5.Casablanca II is situated on Front Street in a mixed commercial/residential area of the City of Georgetown. To the left of the location is an abandoned warehouse. However, residences are located to the left of that warehouse. To the right of the bar are more residences and just beyond those residences is a catholic church, the Protestants in this contested case. Furthermore, a residential community is located directly in front of the proposed location.

The location is open Monday through Saturday, beginning at 5:00 p.m. until the last patron leaves, or at midnight on Saturdays. The location generally has about thirty (30) to forty-five (45) patrons on a busy night. However, the location only has about fifteen (15) parking spaces and overflow patrons must park on the nearby unlined streets.

6.The location also has a “Grade A” license from DHEC for the preparation of meals, and, as set forth above, its patrons are currently offered a hot meal Thursdays through Saturdays. The meals comprise of sandwiches and daily specials which include chicken, pork chops, crabs, beans, rice and other similar meals. Additionally, the location has sufficient seating for its patrons to meet the regulatory requirements. The establishment also has a kitchen with a commercial stove with a vent, a two-compartment sink, a refrigerator, and storage space.

The Department argues that this location is not primarily and substantially engaged in the business of preparing and serving meals. Mr. Keith set forth that he was waiting on the issuance of this sale and consumption license to expand meal preparations. Nevertheless, the proposed location current derives no more than 20% of its profits from the sale of food. Furthermore, the location operates as a bar and not as a restaurant. Though the Petitioner contends he would expand the food services if granted a sale and consumption license, he offered no satisfactory explanation as to why he is currently operating as a bar rather than a restaurant with a beer and wine permit. Therefore, it appears that the service of food would remain an incidental portion of the Petitioner’s business even if he is granted a sale and consumption license.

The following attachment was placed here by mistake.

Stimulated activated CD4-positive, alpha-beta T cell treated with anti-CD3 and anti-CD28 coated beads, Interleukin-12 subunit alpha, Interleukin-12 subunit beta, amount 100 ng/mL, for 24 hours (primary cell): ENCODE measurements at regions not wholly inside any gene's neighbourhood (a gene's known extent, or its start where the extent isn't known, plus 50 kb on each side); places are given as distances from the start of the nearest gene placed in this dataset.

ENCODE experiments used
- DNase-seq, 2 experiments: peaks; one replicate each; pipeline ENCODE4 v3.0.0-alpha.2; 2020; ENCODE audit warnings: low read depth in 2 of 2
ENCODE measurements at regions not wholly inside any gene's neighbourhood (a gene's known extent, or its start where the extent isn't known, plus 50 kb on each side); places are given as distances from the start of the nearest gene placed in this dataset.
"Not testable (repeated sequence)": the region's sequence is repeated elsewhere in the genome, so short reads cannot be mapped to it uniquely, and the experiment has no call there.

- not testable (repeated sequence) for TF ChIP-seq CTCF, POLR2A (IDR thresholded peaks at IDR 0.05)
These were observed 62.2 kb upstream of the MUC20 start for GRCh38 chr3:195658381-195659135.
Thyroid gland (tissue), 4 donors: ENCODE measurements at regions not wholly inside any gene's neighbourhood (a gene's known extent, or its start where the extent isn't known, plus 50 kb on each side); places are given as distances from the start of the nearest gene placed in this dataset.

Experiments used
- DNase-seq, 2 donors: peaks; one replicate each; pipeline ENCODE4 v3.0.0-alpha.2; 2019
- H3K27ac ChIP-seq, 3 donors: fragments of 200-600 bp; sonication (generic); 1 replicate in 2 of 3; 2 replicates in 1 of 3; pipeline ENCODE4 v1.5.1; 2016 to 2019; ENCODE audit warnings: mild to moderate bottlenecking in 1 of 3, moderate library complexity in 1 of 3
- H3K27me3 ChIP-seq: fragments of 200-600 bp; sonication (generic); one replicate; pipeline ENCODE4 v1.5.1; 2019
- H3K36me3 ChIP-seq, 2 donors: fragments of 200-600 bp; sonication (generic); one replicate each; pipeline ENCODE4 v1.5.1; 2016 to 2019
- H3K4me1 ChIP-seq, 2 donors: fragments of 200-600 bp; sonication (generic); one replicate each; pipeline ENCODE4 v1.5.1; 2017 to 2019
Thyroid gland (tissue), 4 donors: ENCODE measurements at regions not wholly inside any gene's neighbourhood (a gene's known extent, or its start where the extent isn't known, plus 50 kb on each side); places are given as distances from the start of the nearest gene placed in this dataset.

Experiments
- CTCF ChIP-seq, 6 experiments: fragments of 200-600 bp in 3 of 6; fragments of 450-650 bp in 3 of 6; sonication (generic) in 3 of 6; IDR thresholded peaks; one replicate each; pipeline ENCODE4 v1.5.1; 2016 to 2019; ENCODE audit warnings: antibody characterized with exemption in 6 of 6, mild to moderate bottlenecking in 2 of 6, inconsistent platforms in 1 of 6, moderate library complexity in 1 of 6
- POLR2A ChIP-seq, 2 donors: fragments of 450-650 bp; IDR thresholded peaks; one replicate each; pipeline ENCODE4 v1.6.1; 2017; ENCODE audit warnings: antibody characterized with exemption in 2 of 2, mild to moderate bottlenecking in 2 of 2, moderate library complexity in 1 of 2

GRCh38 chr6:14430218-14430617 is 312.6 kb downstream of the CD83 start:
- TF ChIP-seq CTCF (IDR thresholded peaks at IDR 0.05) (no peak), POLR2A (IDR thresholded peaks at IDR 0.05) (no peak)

7.The Protestants contend that the Petitioner's location is not suitable because of its close proximity to St. Cyprian Catholic Church and its adjacent Outreach Center, along with the residential nature of this area. They set forth that children play in this area and that traffic and parking are problems. Charlie Ball of the Outreach Center (Friendship Place) specifically set forth that Friendship Place serves a number of individuals with “drinking problems.” He was concerned about the effects the sale of alcohol at the proposed location would have on those individuals he is trying to help. Sister Kathleen Driscoll also cited her concerns for the safety of parishioners after the adjournment of night services.

The arguments of the Protestants appear to be based on a sincere concern for this area of the City of Georgetown. However, the Protestants’ evidence alone did not establish that this business would change the integrity of the neighborhood or create an overall adverse impact on the community if granted this sale and consumption license. Nevertheless, the residential nature of the area when viewed in light of the current operation of the business as a bar rather than a restaurant validates that granting a sale and consumption license to this location would change the integrity of the neighborhood and create an overall adverse impact on the community.


Based upon the above Findings of Fact, I conclude the following as a matter of law:

1.S.C. Code Ann. § 1-23-600 (1986 & Supp. 2002) grants jurisdiction to the Administrative Law Judge Division to hear contested cases under the Administrative Procedures Act. S.C. Code Ann. § 61-2-260 (Supp. 2002) grants the Division the responsibilities to determine contested matters governing alcoholic beverages, beer and wine.